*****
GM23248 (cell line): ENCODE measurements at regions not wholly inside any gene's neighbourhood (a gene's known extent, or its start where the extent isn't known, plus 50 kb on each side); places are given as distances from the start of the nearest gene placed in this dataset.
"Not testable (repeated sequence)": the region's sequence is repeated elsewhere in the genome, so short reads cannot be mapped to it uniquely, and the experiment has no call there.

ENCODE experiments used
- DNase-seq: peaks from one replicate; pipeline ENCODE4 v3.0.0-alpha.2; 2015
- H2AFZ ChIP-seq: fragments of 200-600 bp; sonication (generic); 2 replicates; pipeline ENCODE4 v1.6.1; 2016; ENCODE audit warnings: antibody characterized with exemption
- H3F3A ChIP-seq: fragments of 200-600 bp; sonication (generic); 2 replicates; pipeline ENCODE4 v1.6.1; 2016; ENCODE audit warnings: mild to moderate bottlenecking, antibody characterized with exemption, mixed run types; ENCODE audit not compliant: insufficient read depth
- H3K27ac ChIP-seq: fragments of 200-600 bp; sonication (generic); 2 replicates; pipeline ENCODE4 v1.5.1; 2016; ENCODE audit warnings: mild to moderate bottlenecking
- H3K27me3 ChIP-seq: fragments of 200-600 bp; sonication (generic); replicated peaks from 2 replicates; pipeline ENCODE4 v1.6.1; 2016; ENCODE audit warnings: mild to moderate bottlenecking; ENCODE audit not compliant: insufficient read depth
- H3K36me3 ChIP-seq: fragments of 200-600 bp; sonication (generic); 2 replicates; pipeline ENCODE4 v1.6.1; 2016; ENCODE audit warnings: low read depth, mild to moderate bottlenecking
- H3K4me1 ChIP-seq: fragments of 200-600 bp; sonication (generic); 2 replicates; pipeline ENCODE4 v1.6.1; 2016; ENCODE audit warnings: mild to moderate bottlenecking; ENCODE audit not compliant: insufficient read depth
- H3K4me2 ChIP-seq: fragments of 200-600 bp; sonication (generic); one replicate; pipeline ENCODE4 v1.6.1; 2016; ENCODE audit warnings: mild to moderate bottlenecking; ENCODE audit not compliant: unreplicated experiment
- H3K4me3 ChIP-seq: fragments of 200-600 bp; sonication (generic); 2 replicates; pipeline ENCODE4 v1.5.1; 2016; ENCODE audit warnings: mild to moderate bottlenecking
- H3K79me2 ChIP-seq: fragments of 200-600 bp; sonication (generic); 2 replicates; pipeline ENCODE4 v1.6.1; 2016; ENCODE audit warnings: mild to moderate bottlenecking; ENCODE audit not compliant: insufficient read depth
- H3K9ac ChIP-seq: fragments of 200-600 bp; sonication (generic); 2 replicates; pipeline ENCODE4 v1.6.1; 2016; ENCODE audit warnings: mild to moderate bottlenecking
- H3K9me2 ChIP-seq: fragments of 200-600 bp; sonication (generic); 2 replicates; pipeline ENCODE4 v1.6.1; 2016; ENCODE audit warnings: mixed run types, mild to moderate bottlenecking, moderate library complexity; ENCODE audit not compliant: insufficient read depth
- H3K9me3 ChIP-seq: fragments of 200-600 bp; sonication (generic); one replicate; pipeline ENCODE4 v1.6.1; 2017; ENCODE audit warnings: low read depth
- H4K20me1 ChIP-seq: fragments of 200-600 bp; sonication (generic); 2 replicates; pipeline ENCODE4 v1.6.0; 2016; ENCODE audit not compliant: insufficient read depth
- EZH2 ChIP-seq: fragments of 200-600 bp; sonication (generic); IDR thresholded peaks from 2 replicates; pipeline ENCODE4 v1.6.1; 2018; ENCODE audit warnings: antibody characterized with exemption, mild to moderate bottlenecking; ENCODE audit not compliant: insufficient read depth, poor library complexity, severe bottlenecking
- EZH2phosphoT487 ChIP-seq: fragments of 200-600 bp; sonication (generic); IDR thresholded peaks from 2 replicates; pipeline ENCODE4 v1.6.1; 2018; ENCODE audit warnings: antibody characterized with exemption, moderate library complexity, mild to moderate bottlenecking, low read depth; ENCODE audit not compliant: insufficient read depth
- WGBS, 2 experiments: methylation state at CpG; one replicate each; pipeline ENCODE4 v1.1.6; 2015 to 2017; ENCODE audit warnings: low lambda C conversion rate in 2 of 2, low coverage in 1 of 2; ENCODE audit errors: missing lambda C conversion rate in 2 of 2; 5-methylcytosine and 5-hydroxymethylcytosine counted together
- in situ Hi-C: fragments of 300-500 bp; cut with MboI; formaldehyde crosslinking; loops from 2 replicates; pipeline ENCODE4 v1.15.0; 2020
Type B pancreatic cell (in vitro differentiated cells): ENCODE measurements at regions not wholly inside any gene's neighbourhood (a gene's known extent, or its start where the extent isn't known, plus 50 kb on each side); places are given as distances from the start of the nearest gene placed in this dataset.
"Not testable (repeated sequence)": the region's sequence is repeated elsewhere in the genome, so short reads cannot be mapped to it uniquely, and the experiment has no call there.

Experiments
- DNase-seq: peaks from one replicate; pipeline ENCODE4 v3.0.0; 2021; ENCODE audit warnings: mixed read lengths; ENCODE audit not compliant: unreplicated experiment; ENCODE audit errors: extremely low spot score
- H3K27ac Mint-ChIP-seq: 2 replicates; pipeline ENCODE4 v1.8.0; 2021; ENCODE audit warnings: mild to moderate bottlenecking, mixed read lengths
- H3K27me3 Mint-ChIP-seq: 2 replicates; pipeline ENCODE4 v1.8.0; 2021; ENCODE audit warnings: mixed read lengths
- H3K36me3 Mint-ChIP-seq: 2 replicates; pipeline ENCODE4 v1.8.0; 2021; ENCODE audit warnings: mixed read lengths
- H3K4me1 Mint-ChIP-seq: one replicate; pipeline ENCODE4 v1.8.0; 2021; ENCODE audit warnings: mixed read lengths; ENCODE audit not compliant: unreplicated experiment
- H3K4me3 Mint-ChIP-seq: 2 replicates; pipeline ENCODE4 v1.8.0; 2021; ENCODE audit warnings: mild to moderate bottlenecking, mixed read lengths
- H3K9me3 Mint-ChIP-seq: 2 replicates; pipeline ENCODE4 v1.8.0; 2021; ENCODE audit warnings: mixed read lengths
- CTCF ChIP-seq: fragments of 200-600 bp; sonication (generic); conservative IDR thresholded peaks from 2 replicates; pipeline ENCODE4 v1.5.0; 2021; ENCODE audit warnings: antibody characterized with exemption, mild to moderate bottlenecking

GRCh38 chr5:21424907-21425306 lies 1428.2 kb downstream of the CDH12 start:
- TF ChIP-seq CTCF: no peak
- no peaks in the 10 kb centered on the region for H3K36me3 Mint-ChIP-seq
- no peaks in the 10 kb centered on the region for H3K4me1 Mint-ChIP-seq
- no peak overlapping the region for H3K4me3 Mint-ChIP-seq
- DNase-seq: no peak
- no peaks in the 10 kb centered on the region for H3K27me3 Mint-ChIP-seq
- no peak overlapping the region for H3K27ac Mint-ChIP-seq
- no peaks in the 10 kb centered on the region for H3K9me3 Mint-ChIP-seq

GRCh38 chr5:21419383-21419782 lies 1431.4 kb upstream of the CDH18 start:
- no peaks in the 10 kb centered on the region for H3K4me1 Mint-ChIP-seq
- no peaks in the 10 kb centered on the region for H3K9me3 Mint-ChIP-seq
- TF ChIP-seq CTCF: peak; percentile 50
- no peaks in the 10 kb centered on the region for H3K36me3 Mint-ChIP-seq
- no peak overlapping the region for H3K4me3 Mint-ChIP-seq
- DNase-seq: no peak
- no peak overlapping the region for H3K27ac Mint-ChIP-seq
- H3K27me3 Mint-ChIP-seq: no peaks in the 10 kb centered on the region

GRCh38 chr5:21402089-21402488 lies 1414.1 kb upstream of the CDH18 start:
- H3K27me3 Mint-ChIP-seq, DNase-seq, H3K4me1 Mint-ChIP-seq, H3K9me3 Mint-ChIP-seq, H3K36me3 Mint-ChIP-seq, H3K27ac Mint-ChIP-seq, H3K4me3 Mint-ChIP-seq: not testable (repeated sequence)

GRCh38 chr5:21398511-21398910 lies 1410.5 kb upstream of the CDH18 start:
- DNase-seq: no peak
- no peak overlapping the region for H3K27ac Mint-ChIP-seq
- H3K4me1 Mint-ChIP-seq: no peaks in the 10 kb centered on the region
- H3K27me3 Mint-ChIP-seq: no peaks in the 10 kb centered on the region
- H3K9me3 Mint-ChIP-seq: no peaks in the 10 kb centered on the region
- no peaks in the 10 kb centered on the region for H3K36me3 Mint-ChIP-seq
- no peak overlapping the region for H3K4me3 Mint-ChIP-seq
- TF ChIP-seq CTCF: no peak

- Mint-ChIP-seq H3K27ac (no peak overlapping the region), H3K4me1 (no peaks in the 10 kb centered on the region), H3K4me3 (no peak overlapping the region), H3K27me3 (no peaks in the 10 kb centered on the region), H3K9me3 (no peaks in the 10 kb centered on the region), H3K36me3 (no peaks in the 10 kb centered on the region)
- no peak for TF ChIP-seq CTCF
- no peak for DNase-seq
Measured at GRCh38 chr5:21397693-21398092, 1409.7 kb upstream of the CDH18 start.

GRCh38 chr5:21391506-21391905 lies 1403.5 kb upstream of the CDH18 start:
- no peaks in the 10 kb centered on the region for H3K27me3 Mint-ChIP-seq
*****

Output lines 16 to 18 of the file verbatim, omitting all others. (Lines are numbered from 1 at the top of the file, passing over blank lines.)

- H3K9me3 ChIP-seq: fragments of 200-600 bp; sonication (generic); one replicate; pipeline ENCODE4 v1.6.1; 2017; ENCODE audit warnings: low read depth
- H4K20me1 ChIP-seq: fragments of 200-600 bp; sonication (generic); 2 replicates; pipeline ENCODE4 v1.6.0; 2016; ENCODE audit not compliant: insufficient read depth
- EZH2 ChIP-seq: fragments of 200-600 bp; sonication (generic); IDR thresholded peaks from 2 replicates; pipeline ENCODE4 v1.6.1; 2018; ENCODE audit warnings: antibody characterized with exemption, mild to moderate bottlenecking; ENCODE audit not compliant: insufficient read depth, poor library complexity, severe bottlenecking